LIFESTYLE - INTERVIEW
Thursday, May 31, 2018
LIFESTYLE - INTERVIEW
by Mehmet Kaplan
In school, we have memorized the periodic table from the beginning to the end. We knew their symbols and atomic numbers, but we had no idea what lots of them looked like. Luciteria is a touchable periodic table that allows us to see the real form of the elements which we know only their names. Now they are not just the letters Sc, Ca, Ir and Br for us.
I talked to Luciteria Co-Founder and CEO Rasiel Suarez to learn more about the Luciteria. As a science lover, I asked some questions about this unique idea, you can find all the details here.
There were scientific experiments that we made at school, Luciteria reminded me of them. Could you tell us the story behind Luciteria? What inspired you?
Luciteria was the brainchild of brother-sister team Seven Asher and Rasiel Suarez. Late in 2014, we were driving a U-Haul truck through a very bad storm in Texas. We hit black ice and had a fairly serious accident but both of us were thankfully ok. The truck’s contents, however, were smooshed. Many of the damaged items were custom glassware and acrylic furniture. Heartbroken, but counting our lucky stars that it could have been much worse, we came up with the idea of starting a company where we could make our own things out of acrylic. She would design and replace her busted furniture and share her creations with the world while I could chip in by designing acrylic display cases and putting element specimens from the Periodic Table into acrylic as collectibles. “Luciteria” was born soon after as a multi-channel venue for all things made of Lucite, the highest grade acrylic.
Well, before long the scope of the project in creating, storing and marketing large furniture became a little too daunting so interest died down fairly soon after. However, we were both surprised how quickly customers took to the idea of chemical elements as collectibles and we vested our efforts from that point into expanding the product line.
Could you tell us about your scientific background?
Minimal, to be honest! Since I was a kid in the 70’s I was a consummate nerd and held a strong interest in many areas but found reading about science news to be much more accessible and fun than applying myself to understanding science through academic rigor. Regardless, as a kid (and on through to adulthood), I gathered an impressive amount of data on the various topics I was interested in anyway. And from them, lifelong hobbies were born. Having some autistic traits, I found I was more successful at keeping long-term interest if I could turn a hobby into a collection whose aim was to complete some arbitrary goal. Now I use that principle to turn learning about the periodic table – often a groaning chore for high school chemistry students – into a project that is fun to follow as well as highly educational.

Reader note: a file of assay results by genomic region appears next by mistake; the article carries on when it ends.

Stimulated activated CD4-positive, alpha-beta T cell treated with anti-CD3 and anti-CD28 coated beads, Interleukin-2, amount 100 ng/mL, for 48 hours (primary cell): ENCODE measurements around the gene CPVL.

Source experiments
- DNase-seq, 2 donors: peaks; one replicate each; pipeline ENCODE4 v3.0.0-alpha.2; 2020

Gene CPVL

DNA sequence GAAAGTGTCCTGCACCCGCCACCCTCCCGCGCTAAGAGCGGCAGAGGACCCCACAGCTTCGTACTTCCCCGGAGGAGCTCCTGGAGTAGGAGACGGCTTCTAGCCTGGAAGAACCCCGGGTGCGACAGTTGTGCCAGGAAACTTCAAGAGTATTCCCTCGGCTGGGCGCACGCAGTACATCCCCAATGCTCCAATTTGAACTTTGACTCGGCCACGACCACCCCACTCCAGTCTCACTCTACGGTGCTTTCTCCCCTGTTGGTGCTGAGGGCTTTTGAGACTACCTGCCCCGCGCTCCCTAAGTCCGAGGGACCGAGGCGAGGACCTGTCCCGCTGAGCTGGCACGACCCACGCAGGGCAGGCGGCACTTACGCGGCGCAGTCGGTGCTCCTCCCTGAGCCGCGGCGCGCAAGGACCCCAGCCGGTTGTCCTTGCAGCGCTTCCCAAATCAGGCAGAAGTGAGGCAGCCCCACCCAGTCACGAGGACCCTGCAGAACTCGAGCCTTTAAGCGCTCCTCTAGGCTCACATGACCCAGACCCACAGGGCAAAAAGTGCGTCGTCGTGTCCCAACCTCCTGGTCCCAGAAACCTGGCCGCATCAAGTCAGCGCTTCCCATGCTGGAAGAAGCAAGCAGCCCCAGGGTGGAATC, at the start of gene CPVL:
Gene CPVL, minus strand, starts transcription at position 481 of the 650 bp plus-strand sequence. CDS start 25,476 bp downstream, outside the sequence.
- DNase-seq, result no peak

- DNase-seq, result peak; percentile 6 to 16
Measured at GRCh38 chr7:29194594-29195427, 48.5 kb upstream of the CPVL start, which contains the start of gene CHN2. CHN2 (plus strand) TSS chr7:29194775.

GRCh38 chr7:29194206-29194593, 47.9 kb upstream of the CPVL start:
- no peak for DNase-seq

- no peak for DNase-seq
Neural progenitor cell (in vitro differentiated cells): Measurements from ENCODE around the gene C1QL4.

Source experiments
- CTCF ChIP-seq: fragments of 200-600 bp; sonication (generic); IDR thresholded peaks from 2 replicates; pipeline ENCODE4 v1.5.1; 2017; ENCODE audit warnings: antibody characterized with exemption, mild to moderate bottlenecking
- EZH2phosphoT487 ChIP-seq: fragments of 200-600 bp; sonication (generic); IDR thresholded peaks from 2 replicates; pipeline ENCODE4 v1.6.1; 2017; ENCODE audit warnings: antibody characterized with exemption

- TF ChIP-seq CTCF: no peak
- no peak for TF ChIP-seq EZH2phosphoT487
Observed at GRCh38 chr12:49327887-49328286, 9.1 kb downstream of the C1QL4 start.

Luciteria offers both Lucite cubes and metal cubes? Why two different types?
This really is more of an effort to reach as wide a demographic as possible. There are competing interests and concerns for the potential collector. The appeal of the Lucite cubes with embedded specimens is that even dangerous chemicals can be made harmless to hold in hand (the acrylic itself being nearly indestructible) while they’re also designed to be displayed to elicit the oohs and aahs of even people who would otherwise not be all that interested in the subject matter. The metal cubes, on the other hand, are actually functional calibration references meant to closely correlate to a standard quantity of any given pure element. In practice, however, for the most part, they end up as desktop gadgets that allow one to hold a beautifully machined piece of an often very exotic metal at an incredibly high level of purity.
How did you make your first samples? What was the biggest problem?
Well, the first prototypes were specimens from my own collection. The initial stages were exploratory attempts at seeing what was possible. The acrylic casting facilities have experience with embedding common materials like commercially available alloys but we were bringing materials no one had ever attempted to cast before so there were no technical write-ups to fall back on. We just “payed and prayed”. Oftentimes the samples would come back from the caster completely broken and unrecognizable. Fortunately, we were encouraged enough to keep funding repeated tries, each time tweaking the formula in hopes for better outcomes.
Our most technically challenging element has been fluorine gas. This is the most chemically reactive element on the periodic table and can eat its way through the glass. How to contain and display this substance in its pure form when its nature is so savagely destructive? It turns out that the beast can be tamed by diluting with helium gas and so, we added another hard won item on the long list!
There are lots of elements in the Luciteria set that we have heard before, but we have never seen before, and some of them are very expensive. How did you supply them?
This is the heart of any collection. Whether it’s a penny book, music or even Pokemon cards all collections start out with the easiest representative members. In the case of a collection of the periodic table of the elements, one can begin right at home. Pencil “lead” is pure carbon in the form of graphite, wiring provides high quality copper and from a can of soda you can check off aluminum. And so on. Little by little you fill the holes in the set. The fact that it gets progressively harder is part of the thrill. You’re not likely to come across, say, a chunk of terbium or molybdenum by ruffling through the boxes in your attic so that when you do finally score some you get a sense of achievement…. and then the hunt is on to fill the next hole!